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Am Zool. 1994;34(3):343-52.

Genetic control of early embryogenesis in the red flour beetle, Tribolium castaneum.

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1
Division of Biology, Kansas State University, Manhattan 66506, USA.

Abstract

The power of genetic analysis possible with the fruit fly, Drosophila melanogaster, has yielded a detailed understanding of pattern formation controlled by homeotic and segmentation genes in early embryogenesis. We are studying the genetic regulation of embryogenesis in the red flour beetle, Tribolium castaneum. The dynamic process of germ rudiment formation and sequential segmentation exhibited by Tribolium provides a context different than Drosophila within which to assess the function of homeotic and segmentation gene homologs. Our analyses of the genes in the HOM-C suggest many similarities in structure and function with the well-characterized Drosophila genes. Abdominal resembles its Drosophila homolog abdominal-A in functioning to establish segmental identities in the abdomen, such that in each case mutations result in homeotic transformations to PS6. Although the anterior functional boundary of abdominal-A homologs is precisely conserved, the domain within which Abdominal is important extends more posterior than that of abdominal-A. The final expression pattern of the segmentation gene engrailed in Tribolium is identical to Drosophila, suggesting that these homologs are involved in a conserved developmental process. However, as expected the development of that pattern is different; engrailed stripes anticipate the formation of each new segment as they appear sequentially in the elongating germ band. Although the grasshopper even-skipped and fushi tarazu homologs are not apparently important in segmentation, the expression patterns of the Tribolium homologs strongly suggest that they have gained a role in segmentation in the lineage leading to beetles and flies. Nevertheless, differences between Tribolium and Drosophila in the dynamics of even-skipped expression and the fushi tarazu mutant phenotype indicate divergence in the regulation and roles of these genes.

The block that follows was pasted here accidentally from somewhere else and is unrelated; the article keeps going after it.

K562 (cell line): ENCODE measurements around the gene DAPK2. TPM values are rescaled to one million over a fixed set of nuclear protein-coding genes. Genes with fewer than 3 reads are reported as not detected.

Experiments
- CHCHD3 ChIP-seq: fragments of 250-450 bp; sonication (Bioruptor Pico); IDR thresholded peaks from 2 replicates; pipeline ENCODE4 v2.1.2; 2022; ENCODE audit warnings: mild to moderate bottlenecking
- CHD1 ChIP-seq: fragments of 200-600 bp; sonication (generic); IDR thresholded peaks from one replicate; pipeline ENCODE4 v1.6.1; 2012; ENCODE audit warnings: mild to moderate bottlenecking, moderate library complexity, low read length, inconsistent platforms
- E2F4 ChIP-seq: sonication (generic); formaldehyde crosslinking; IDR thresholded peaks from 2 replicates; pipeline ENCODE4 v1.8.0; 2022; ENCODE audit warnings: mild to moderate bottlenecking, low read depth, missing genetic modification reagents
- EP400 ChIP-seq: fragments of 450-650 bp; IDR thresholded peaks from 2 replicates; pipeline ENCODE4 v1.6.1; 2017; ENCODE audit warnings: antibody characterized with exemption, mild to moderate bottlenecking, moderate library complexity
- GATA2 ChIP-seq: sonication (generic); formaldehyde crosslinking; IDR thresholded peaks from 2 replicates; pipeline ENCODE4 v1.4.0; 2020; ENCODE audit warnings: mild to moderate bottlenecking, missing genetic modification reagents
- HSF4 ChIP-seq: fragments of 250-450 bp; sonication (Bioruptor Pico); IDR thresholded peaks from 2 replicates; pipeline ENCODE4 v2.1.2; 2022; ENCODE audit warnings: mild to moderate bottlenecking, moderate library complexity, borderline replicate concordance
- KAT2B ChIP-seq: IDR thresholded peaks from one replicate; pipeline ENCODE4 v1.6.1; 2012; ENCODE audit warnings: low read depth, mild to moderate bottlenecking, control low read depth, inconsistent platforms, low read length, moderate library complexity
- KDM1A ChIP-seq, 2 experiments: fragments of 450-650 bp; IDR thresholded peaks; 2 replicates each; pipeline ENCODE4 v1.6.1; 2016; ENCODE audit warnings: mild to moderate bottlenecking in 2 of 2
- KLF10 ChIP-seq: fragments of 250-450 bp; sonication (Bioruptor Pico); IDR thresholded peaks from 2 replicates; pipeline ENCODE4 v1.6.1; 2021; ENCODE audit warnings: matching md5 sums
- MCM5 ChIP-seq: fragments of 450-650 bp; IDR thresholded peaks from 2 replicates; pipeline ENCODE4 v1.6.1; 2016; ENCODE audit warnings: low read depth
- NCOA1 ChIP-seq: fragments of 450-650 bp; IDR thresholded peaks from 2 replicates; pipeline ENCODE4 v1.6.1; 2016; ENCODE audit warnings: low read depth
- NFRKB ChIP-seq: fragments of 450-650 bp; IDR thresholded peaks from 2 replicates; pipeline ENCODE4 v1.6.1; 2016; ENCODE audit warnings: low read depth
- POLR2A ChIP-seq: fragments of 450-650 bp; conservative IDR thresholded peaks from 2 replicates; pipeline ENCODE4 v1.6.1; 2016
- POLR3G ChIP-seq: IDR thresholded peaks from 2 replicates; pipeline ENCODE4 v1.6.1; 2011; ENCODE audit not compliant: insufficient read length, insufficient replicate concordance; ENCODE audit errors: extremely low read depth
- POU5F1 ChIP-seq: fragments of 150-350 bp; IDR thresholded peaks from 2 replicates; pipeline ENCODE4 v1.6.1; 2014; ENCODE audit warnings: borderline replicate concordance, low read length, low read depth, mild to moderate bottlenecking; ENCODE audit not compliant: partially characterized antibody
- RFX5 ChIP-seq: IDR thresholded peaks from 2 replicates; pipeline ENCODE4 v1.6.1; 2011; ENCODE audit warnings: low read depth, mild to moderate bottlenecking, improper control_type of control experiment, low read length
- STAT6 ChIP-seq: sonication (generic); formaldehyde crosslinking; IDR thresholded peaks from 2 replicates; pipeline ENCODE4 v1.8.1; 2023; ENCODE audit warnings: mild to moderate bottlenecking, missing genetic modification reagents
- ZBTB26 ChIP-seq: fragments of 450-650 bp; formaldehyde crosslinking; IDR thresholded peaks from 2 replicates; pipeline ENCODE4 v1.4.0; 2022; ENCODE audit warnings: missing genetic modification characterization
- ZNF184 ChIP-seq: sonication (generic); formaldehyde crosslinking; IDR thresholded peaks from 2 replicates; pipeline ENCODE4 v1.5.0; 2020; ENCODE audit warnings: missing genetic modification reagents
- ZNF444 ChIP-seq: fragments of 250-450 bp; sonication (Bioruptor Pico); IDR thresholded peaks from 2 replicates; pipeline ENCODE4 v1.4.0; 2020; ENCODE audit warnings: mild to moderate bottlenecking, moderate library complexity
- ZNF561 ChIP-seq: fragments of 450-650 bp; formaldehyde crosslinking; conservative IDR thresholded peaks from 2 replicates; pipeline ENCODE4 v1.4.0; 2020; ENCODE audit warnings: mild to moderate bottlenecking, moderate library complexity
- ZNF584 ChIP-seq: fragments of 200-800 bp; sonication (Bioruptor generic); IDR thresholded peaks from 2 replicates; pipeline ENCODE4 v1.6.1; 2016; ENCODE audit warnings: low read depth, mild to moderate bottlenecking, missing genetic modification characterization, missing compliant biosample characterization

PMID:
11540629
[Indexed for MEDLINE]
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